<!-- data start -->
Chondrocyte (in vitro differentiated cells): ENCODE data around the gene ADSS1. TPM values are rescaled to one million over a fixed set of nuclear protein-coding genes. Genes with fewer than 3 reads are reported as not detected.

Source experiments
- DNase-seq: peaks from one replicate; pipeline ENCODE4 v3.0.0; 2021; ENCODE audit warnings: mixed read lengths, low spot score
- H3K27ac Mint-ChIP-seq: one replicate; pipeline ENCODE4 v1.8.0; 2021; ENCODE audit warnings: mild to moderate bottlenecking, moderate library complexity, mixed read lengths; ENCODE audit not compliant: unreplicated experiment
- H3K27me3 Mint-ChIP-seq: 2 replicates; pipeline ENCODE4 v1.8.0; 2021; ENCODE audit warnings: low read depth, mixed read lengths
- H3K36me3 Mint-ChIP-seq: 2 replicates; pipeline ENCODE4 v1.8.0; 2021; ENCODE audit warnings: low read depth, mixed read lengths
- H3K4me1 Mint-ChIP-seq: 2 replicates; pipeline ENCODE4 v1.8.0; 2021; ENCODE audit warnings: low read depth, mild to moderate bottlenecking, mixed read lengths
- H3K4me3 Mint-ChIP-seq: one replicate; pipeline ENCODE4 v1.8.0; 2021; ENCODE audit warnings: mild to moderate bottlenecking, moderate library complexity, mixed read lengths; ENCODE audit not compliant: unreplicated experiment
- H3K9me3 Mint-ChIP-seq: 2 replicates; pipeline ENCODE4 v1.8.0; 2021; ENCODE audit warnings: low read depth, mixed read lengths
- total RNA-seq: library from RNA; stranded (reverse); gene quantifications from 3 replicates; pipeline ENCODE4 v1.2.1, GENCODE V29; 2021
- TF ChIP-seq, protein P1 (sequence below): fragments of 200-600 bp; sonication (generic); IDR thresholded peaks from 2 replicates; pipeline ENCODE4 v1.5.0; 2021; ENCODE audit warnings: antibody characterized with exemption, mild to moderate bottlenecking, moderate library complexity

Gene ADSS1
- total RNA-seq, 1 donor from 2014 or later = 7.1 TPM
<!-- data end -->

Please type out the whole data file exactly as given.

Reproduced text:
Chondrocyte (in vitro differentiated cells): ENCODE data around the gene ADSS1. TPM values are rescaled to one million over a fixed set of nuclear protein-coding genes. Genes with fewer than 3 reads are reported as not detected.

Source experiments
- DNase-seq: peaks from one replicate; pipeline ENCODE4 v3.0.0; 2021; ENCODE audit warnings: mixed read lengths, low spot score
- H3K27ac Mint-ChIP-seq: one replicate; pipeline ENCODE4 v1.8.0; 2021; ENCODE audit warnings: mild to moderate bottlenecking, moderate library complexity, mixed read lengths; ENCODE audit not compliant: unreplicated experiment
- H3K27me3 Mint-ChIP-seq: 2 replicates; pipeline ENCODE4 v1.8.0; 2021; ENCODE audit warnings: low read depth, mixed read lengths
- H3K36me3 Mint-ChIP-seq: 2 replicates; pipeline ENCODE4 v1.8.0; 2021; ENCODE audit warnings: low read depth, mixed read lengths
- H3K4me1 Mint-ChIP-seq: 2 replicates; pipeline ENCODE4 v1.8.0; 2021; ENCODE audit warnings: low read depth, mild to moderate bottlenecking, mixed read lengths
- H3K4me3 Mint-ChIP-seq: one replicate; pipeline ENCODE4 v1.8.0; 2021; ENCODE audit warnings: mild to moderate bottlenecking, moderate library complexity, mixed read lengths; ENCODE audit not compliant: unreplicated experiment
- H3K9me3 Mint-ChIP-seq: 2 replicates; pipeline ENCODE4 v1.8.0; 2021; ENCODE audit warnings: low read depth, mixed read lengths
- total RNA-seq: library from RNA; stranded (reverse); gene quantifications from 3 replicates; pipeline ENCODE4 v1.2.1, GENCODE V29; 2021
- TF ChIP-seq, protein P1 (sequence below): fragments of 200-600 bp; sonication (generic); IDR thresholded peaks from 2 replicates; pipeline ENCODE4 v1.5.0; 2021; ENCODE audit warnings: antibody characterized with exemption, mild to moderate bottlenecking, moderate library complexity

Gene ADSS1
- total RNA-seq, 1 donor from 2014 or later = 7.1 TPM